These qualities resonate with me and I try to incorporate them into my own work.

You studied under legendary Italian architect Renzo Piano and later in your life spent some time immersed in Swiss modernism. How did your time abroad studying with these architects inform your approach to design?

Renzo Piano’s work is rooted in construction and how buildings are put together. The design of custom building components are distilled and refined at his workshop in Genoa, Italy and later used as repeated elements giving the final building both a constructional logic and a variegated texture.

Many Swiss architects also place emphasis on how things are made and smart use of materials. The method of construction and the materials used play a big role in the final character, atmosphere, and identity of their buildings.

I admire this way of thinking about architecture. Keeping things simple and articulate.  I believe that letting a couple materials and a couple details define the character of a building makes a stronger and longer lasting impression than buildings that try to do too much.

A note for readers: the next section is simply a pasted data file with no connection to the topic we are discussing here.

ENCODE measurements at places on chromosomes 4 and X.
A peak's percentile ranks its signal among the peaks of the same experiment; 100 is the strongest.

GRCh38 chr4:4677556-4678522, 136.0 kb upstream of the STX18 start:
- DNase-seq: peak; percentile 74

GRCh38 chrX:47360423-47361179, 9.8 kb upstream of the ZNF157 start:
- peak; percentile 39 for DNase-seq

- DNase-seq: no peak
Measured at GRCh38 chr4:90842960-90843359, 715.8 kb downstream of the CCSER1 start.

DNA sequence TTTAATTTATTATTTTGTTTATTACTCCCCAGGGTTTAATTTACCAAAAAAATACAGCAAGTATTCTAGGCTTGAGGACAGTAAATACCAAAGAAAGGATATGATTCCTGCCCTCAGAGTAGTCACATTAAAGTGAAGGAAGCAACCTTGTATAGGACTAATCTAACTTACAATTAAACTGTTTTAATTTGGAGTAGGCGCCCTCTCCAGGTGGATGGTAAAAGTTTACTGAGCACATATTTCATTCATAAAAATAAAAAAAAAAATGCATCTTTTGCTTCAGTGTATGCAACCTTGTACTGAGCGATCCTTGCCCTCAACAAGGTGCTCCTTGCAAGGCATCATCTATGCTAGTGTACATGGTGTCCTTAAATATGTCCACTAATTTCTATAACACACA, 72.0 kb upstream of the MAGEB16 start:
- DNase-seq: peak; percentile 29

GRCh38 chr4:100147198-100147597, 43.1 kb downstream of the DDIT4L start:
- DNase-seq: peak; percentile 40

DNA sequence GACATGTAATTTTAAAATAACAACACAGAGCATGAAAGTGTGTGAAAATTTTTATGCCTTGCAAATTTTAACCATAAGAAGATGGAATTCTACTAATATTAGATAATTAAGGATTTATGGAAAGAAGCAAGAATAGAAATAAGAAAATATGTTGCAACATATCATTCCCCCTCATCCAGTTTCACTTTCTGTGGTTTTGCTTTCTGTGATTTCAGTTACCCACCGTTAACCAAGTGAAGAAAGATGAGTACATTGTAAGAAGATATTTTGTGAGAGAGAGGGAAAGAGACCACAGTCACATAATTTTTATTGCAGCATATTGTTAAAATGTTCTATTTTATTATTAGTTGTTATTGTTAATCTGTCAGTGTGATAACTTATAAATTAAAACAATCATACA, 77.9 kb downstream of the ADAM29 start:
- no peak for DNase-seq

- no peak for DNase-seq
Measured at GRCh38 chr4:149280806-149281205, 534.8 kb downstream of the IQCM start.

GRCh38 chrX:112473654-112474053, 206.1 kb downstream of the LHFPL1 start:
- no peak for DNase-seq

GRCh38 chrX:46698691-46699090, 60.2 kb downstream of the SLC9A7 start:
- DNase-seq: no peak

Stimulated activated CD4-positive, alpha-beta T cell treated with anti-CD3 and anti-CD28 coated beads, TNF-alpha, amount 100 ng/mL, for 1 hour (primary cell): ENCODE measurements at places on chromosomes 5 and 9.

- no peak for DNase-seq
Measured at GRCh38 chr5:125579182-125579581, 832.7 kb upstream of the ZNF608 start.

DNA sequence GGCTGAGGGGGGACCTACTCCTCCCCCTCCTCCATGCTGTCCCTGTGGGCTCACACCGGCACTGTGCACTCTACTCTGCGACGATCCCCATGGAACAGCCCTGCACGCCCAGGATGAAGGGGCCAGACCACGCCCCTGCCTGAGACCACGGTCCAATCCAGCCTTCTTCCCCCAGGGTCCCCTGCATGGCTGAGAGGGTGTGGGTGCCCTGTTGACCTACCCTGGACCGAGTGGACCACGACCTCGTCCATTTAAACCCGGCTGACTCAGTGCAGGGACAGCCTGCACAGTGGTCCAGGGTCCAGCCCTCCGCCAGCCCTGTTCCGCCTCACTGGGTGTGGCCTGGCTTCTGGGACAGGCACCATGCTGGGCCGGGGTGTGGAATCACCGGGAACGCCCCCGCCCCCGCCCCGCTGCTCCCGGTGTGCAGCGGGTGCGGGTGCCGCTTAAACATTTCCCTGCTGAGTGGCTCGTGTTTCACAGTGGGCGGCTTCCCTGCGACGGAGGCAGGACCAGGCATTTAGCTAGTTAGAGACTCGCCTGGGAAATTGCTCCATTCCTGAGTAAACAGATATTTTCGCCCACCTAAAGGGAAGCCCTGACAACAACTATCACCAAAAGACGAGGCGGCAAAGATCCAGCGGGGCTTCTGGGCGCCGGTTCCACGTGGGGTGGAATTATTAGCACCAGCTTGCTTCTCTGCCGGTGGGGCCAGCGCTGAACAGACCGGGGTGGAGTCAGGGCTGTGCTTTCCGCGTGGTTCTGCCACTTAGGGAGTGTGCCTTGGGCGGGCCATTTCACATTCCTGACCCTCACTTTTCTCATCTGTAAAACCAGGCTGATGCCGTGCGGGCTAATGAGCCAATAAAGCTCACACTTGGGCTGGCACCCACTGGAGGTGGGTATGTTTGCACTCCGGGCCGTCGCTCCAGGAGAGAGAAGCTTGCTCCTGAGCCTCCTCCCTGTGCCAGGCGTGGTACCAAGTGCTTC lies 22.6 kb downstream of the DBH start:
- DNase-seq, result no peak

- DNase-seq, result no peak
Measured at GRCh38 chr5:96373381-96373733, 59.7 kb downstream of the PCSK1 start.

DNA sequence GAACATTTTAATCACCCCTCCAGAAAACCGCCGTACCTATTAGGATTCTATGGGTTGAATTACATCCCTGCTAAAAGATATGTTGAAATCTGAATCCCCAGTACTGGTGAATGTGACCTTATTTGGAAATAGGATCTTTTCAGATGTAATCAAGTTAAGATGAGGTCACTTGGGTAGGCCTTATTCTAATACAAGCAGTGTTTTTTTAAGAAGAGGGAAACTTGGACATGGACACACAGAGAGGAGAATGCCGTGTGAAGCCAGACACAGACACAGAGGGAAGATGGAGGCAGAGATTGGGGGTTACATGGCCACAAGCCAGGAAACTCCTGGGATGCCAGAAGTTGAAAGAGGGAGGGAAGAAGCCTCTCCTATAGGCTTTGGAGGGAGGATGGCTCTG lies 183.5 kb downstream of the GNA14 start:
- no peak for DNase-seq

Piano High Museum
Renzo Piano designed High Museum of Art, Atlanta GA.  Repetitive light monitors flood the gallery with natural top light and create a textured ceiling

Your Tower House, which is featured on the upcoming Portland Modern Home Tour, has been described as a modern version of a Medieval tower. What inspired you to take a historic architectural form and re-imagine it in a modern way?

Steep topography and limited street frontage were the main challenges faced at the early stages of design. One of the unique qualities of the lot is that it has a forest side and an open view side. Building downhill, on the edge of these two realms seemed like the logical choice to capture these complimentary qualities. Using these constraints as guides, the tower form made sense. It’s a house at the edge of the forest that touches the ground lightly and builds up rather than out.